In fact, the IPCC differentiates between net zero CO2 emissions (also known as carbon neutrality and therefore only concerning C02) and net zero emissions, where the quantification of net zero emissions includes a wide range of climate altering gasses and relies on a chosen climate metric to compare the impact of different gases (such as global warming potential, and global temperature change potential).

Net zero of what?

When talking about net zero the first question we need to ask is what exactly is it that we are trying to bring to zero? “Net-zero is usually used in reference to CO2 as this is the main GHG and it has a direct translation in terms of temperature stabilization,” explains Drouet.

“However, there is also the net-zero emissions target which is more complicated, as it converts other GHGs into C02 equivalent. A net-zero GHG emission will also act to reduce global temperatures,” Drouet continues.

Human activities currently generate around 50 million tonnes of GHGs per year which on top of CO2 include gasses such as methane and nitrous oxide which are calculated as C02 equivalent.

net zero emissions
This graph shows the heating imbalance in watts per square meter relative to the year 1750 caused by all major human-produced greenhouse gases. According to NOAA’s Annual Greenhouse Gas Index (right axis) the combined heating influence of all major greenhouse gases has increased by 43% relative to 1990. Source: NOAA based on data from NOAA ESRL.

CO2 equivalent is used as a measure because not all GHGs contribute to global warming in the same way – for example the GHG effect of methane is far greater than that of C02 if an equal mass of the two gasses is taken into consideration.

In this way, the CO2 equivalent measure accounts for the different impacts of various GHGs by giving each one a different “weight”. More specifically, gasses can be quantified in terms of their Global Warming Potential which accounts for the impact of each individual gas over the course of 100 years compared to CO2.

When talking about net zero it is therefore important to specify whether it is in reference to CO2 alone or all GHG emissions as the time frame for reaching net zero emissions will differ significantly depending on the definition.

“For non-CO2 emissions, the net-zero date is later because some of these emissions — such as methane from agricultural sources — are somewhat more difficult to phase out. However, these potent but short-lived gases will drive temperatures higher in the near-term, potentially pushing temperature change past the 1.5 degrees C threshold much earlier,” outlines the Food and Agriculture Organization of the United Nations.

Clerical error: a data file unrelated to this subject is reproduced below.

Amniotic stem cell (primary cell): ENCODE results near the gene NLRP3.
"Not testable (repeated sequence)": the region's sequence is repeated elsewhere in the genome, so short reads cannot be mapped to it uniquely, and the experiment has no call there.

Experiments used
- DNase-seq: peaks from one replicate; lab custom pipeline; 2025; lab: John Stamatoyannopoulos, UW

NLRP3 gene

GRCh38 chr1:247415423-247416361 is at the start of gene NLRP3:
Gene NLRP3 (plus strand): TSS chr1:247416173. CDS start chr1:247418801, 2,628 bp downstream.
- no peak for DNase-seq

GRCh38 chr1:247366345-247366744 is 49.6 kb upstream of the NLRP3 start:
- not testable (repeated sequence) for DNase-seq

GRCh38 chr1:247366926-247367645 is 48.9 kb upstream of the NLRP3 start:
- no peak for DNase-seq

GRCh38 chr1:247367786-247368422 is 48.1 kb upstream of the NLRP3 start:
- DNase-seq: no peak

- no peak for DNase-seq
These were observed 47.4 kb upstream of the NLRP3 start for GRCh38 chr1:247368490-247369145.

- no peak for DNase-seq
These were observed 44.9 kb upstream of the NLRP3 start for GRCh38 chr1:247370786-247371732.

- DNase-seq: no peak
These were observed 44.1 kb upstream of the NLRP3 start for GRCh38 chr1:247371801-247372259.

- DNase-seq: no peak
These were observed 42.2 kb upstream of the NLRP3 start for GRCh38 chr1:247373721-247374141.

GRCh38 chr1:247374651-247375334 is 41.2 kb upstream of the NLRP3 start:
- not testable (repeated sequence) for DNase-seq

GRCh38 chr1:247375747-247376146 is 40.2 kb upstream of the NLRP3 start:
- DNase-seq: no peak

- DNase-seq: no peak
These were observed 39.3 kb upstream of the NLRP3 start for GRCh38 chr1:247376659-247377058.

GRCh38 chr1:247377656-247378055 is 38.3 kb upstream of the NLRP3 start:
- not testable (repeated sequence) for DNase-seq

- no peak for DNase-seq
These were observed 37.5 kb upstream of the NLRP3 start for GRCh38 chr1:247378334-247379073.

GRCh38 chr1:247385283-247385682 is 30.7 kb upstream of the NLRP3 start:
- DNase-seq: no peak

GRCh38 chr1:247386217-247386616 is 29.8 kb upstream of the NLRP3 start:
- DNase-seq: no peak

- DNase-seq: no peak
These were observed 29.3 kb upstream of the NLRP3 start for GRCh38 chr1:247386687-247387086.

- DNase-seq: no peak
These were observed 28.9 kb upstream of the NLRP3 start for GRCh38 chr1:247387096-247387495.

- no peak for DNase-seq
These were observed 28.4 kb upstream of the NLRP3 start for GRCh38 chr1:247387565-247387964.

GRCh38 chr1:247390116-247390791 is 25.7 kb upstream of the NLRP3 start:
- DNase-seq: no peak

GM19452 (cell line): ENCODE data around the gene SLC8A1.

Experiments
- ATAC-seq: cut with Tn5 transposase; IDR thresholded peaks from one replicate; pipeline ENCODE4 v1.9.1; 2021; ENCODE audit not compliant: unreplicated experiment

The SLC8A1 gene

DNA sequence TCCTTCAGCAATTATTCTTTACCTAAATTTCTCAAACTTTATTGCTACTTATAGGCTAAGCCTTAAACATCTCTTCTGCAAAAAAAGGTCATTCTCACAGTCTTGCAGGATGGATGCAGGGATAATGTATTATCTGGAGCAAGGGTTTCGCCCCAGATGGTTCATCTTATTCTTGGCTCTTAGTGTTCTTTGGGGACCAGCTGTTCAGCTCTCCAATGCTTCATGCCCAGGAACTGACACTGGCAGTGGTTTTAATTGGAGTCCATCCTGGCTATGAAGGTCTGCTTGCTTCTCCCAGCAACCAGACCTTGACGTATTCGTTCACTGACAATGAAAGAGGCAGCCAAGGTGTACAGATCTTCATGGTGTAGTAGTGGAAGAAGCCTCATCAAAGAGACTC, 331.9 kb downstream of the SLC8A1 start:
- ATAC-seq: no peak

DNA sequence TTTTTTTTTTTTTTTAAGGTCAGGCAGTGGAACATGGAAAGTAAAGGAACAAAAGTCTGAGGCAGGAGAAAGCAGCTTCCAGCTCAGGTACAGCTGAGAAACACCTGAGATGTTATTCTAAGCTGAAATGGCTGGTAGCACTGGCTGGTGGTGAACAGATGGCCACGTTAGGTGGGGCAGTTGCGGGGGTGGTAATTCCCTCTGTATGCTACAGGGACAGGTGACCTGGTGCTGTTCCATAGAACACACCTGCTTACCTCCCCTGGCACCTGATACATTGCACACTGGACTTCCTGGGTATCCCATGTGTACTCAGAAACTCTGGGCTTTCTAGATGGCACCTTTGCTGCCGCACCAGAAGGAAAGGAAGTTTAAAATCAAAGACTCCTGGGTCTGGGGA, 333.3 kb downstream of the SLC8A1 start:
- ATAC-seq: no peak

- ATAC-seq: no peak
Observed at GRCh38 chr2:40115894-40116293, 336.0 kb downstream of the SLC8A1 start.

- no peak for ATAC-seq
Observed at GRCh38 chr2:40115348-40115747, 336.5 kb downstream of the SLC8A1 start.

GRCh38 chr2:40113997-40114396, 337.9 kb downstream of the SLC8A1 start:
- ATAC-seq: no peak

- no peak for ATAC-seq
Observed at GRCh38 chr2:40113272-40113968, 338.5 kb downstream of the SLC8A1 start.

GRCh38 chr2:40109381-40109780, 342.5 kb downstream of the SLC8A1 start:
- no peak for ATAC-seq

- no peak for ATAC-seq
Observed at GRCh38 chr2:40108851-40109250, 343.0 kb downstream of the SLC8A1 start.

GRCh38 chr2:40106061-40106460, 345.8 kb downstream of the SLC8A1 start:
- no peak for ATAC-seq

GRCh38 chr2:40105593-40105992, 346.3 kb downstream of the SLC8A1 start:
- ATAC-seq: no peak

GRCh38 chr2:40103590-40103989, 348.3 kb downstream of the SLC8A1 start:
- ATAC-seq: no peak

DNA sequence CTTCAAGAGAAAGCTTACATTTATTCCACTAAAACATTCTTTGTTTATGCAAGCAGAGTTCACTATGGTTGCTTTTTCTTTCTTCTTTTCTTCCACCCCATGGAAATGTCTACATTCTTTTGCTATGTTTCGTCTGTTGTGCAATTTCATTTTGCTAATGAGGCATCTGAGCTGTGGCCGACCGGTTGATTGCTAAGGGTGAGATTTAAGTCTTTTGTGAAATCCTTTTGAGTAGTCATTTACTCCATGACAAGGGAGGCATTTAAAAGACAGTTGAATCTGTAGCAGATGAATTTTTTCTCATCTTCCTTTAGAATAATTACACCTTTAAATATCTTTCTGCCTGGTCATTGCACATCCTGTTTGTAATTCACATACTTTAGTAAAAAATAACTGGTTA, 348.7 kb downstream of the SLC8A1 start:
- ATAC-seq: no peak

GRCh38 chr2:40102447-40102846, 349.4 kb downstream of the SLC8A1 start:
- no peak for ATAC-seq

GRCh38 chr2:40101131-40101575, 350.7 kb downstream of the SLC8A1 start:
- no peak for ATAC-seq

Negative emissions

At a policy level the main global instrument for lowering emissions is the Paris Agreement which requires governments to commit to reducing emissions as much as possible so as to avoid the worst consequences of climate change.

Central to the net zero strategies being presented under the Paris Agreement – in the form of Nationally Determined Contributions – are plans to both reduce overall emissions and ramp up efforts to remove excess carbon from the atmosphere.

This is because policymakers recognise that it will be impossible to put a complete stop to climate altering emissions and that there will be an ever-greater need for carbon removal if net zero emissions pledges are to be honoured.

A view that is reflected across economic sectors. In a new report, Net Zero by 2050: A Roadmap for the Global Energy Sector, by the International Energy Agency (IEA), climate pledges made by governments to date are shown to fall well short of what is required to bring global energy-related carbon dioxide (CO2) emissions to net zero by 2050.

net zero energy sector
Source: IEA

The  IEA goes on to state that, “Most of the global reductions in CO2 emissions between now and 2030 in the net zero pathway come from technologies readily available today. But in 2050, almost half the reductions come from technologies that are currently only at the demonstration or prototype phase.”

The scientific consensus also reflects this position whereby, to have a greater than 50% chance of limiting warming below 2 °C, most recent scenarios from integrated assessment models (IAMs) require large-scale deployment of negative emissions technologies (NETs).

These are technologies that result in the net removal of greenhouse gases from the atmosphere and many of which are still in the development phase or simply don’t exist yet.

Nature and technology

So what solutions do we have at our disposal for reducing emissions and removing excess carbon?